Studio photography – Working with a large Octa Softbox
It was exciting when I equipped my studio last year with a variety of lighting gear – so much to choose from. A little kid in the toy store! I want everything. The decision obviously has to be made between various lighting items that are only slight changes from other, with little real world difference. And then there ia also lighting gear that is quite esoteric.
I chose various gridded stripboxes and reflectors, in addition to the soft boxes and beauty dish that I had. Then I had my eye on an octabank – specifically the large Profoto 5.0′ RFi Octa Softbox (B&H / Amazon). When I first unfurled that thing in my studio, my reaction was, “holy crap, this is huge!”. My studio is 1000 sq ft, which is fairly large, but you know, that’s also not all that huge. I was wondering if I should just return this to the camera store, and whether my 3×4 soft box would suffice.
Then I started using the 5′ Octa soft box, and something clicked for me – one more thing fell into place for me in my understanding of light. My reaction turned from that perplexed, “holy crap!”, into a “holy smackeroni!” when I realized that this large Octa Softbox might just be the single most versatile piece of lighting gear in my studio!
The lighting for those two photographs of John were exactly the same setup. The light in the top-most photo is clearly more even, and the next one more dramatic.
The one difference is that John moved forward or backward by a little shuffle. The instruction I give people is, “a little penguin shuffle forward”, otherwise people tend to take an actual step and move too far. But they get “penguin shuffle”.
The main light is that big Profoto 5.0′ RFi Octa Softbox (affiliate), and if my subject moves back, then the light comes in nearly evenly to both sides of the face. Moving closer to the camera, the light comes more from the side, and is more dramatic. You can get split lighting this way too. All from that one large light-source, and how you position your subject. Check the diagram to see if this makes sense to you.
So I mark a small square area on the studio floor, and ask people to move within that confine. This way I can change the lighting, subtly or in a more pronounced way, by having my subject move a little bit in relation to the main light.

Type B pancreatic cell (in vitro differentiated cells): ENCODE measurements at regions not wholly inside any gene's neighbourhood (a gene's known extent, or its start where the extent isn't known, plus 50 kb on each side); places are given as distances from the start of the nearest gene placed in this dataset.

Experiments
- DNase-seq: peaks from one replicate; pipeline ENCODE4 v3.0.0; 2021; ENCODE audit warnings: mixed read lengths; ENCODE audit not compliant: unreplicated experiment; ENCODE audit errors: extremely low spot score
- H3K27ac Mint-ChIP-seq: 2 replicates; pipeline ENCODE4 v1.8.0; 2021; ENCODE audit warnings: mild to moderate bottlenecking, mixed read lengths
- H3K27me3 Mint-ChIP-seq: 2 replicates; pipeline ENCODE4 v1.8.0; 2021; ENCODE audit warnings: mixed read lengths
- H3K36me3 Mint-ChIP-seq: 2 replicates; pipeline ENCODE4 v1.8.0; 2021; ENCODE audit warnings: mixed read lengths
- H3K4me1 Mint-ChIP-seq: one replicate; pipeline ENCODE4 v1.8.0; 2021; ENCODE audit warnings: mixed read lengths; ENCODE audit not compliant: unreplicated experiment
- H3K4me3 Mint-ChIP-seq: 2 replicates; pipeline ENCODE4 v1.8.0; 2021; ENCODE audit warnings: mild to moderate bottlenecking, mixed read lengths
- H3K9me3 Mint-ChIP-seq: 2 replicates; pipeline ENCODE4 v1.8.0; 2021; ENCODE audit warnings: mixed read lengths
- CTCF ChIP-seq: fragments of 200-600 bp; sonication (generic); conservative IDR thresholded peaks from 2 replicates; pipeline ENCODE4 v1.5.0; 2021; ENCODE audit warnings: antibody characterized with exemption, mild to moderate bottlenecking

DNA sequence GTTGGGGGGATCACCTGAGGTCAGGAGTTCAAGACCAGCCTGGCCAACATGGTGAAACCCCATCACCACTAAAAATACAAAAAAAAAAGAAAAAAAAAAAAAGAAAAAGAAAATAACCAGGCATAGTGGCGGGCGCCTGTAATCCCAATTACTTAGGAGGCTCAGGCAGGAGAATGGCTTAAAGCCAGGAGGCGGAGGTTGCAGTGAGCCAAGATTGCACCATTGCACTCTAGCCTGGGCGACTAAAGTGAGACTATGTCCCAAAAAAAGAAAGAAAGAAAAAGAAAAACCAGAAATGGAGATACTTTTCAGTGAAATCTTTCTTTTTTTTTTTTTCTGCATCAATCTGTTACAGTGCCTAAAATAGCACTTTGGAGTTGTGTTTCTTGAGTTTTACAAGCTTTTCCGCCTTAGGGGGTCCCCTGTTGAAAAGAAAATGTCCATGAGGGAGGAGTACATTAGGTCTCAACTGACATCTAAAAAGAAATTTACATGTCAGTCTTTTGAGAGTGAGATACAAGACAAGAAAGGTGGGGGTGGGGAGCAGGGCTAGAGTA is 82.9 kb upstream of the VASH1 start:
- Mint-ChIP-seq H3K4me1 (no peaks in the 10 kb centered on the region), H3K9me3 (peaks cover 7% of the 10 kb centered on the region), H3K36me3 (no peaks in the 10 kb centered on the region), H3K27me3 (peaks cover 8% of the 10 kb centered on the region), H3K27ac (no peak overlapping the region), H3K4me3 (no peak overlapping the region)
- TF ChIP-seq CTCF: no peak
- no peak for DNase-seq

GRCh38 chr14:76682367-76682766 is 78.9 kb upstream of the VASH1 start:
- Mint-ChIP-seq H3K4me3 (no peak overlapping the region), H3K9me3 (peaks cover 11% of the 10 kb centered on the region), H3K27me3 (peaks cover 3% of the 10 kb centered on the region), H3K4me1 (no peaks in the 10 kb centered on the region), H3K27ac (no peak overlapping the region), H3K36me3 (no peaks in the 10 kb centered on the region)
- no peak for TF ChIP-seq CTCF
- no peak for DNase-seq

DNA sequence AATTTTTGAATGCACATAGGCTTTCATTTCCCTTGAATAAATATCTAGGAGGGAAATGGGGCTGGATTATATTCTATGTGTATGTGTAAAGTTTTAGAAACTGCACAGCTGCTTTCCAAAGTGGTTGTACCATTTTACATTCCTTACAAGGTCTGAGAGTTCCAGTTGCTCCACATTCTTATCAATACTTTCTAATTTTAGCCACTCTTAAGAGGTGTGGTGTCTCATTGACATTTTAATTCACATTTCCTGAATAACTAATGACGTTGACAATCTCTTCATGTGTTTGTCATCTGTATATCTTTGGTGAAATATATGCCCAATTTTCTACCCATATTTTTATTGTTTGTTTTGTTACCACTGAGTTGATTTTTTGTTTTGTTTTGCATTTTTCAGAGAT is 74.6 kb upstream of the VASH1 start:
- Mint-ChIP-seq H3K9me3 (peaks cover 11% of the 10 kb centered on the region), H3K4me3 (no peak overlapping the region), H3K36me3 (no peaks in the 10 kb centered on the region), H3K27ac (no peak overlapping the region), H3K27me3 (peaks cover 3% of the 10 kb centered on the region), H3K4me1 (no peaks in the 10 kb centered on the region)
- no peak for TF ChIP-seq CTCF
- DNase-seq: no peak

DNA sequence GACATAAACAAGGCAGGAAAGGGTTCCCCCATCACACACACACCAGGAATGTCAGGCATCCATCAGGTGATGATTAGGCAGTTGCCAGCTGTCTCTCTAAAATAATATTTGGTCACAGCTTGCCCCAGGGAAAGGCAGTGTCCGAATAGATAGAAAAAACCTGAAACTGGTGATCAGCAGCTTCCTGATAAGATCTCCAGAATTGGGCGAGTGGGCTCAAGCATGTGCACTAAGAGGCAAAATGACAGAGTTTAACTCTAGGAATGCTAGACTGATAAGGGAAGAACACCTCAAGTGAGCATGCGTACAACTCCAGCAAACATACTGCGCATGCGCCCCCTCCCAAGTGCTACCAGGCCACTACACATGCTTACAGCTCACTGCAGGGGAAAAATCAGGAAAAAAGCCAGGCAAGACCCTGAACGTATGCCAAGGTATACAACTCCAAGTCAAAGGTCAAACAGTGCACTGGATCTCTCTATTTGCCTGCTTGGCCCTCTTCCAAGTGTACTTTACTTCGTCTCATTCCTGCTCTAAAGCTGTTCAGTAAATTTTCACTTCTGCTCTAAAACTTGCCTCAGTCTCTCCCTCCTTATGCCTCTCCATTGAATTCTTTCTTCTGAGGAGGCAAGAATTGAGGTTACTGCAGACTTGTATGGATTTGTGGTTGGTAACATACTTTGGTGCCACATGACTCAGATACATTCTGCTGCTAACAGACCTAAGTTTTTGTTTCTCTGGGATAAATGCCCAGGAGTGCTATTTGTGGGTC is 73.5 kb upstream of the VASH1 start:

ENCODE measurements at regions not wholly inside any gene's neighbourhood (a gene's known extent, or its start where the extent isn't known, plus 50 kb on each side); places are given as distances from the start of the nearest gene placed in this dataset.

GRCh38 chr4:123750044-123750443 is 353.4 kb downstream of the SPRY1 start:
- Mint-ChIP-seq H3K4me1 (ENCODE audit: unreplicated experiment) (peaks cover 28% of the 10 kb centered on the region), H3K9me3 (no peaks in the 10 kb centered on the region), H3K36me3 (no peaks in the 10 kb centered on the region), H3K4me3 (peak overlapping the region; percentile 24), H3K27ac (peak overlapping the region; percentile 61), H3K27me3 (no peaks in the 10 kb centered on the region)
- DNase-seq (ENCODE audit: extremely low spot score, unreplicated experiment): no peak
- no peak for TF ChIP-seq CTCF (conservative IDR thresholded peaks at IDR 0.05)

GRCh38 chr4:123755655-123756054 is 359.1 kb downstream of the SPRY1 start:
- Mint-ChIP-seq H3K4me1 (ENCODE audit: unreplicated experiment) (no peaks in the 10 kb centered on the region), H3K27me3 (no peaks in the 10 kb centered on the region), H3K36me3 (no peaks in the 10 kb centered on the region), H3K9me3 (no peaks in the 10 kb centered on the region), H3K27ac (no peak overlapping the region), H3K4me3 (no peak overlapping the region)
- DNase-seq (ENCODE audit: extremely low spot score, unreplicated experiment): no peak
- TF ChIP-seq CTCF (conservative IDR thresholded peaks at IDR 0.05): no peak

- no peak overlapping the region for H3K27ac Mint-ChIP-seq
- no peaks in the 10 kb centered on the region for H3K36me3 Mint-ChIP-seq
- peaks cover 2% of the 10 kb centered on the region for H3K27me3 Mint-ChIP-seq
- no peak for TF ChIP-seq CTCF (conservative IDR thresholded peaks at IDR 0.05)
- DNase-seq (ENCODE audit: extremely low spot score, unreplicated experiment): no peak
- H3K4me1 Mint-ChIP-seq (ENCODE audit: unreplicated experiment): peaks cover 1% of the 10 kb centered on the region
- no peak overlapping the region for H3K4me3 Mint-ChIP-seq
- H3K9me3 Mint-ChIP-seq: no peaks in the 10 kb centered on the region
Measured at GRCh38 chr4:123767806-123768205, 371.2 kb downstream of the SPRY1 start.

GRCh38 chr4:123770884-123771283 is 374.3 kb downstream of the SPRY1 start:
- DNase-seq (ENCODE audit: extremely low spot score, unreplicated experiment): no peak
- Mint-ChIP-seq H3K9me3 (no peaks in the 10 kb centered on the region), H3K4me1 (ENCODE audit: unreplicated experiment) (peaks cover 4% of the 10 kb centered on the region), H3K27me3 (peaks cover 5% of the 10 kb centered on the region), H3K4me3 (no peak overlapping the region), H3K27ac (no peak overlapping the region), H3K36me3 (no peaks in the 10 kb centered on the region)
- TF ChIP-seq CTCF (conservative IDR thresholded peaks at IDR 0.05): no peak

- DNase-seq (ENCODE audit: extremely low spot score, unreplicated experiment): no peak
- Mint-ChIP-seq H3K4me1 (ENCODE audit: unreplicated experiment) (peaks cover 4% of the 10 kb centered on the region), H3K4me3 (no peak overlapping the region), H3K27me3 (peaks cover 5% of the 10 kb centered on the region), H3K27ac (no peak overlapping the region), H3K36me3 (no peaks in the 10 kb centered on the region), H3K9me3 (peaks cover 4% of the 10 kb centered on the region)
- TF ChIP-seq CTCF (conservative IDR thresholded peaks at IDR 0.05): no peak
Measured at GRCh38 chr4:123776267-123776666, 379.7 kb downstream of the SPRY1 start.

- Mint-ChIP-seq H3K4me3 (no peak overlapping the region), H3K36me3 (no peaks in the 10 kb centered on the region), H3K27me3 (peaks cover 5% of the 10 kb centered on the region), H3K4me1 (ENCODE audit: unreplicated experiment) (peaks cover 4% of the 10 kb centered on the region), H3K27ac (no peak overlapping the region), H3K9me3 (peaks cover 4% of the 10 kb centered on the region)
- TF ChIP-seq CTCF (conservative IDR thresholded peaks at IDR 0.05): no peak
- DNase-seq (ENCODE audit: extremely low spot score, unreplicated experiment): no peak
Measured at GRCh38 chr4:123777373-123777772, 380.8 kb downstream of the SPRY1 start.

If they move laterally to the light-source, then the exposure remains pretty much the same! But it is easier to change the exposure a bit by adjusting the power on the main light. This will explain why the light in the background is darker in the 2nd photo.
So why is this my favorite light modifier? Because I get soft light from it, and with a little adjustment in positioning my subject, the light can be flat and even, or dramatic … but still soft.
A few more photos from the session:
The lighting setup for the headshots photo session
The lighting setup for these head shots are very similar to that shown in these two articles:
– Headshot photography in studio (Mike)
– Headshot photography: what makes for good head shots? (Nicole)
With this photo session of John, the grey background was lit up with a 7″ reflector with a grid. I placed a 1/2 CTS gel over that light to give it some warmth.
- I used three Profoto D1 500 Ws studio flash (affiliate) for my lights:
- The main light on her was diffused with the huge Profoto 5.0′ RFi Octa Softbox (B&H / Amazon)
- Fill-light was via a white V-flat which acted as a reflector.
- The hair light was diffused with a Profoto RFi 1’×4′ softbox (affiliate);
and a Profoto 50 degree 1×4 soft-grid (affiliate)
- The background was a grey painted wall, lit by one of the D1 flashes, with a gelled Profoto 7″ Reflector
Camera settings & photo gear (or equivalents) used
- Headshot photography: what makes for good head shots? (Nicole)
- Headshot photography in the studio (Mike Larose)
- Modern / contemporary business headshots in the studio (Matt S.)
- More articles on headshot photography
- NJ / New Jersey headshot photographer
- NJ photography studio space rental
Studio lighting workshops
If you are interested in learning more about studio lighting, including lighting for headshots, I offer workshops on studio lighting. The workshops will be held at my studio space in NJ, and it has a wide range of studio lighting gear to play with!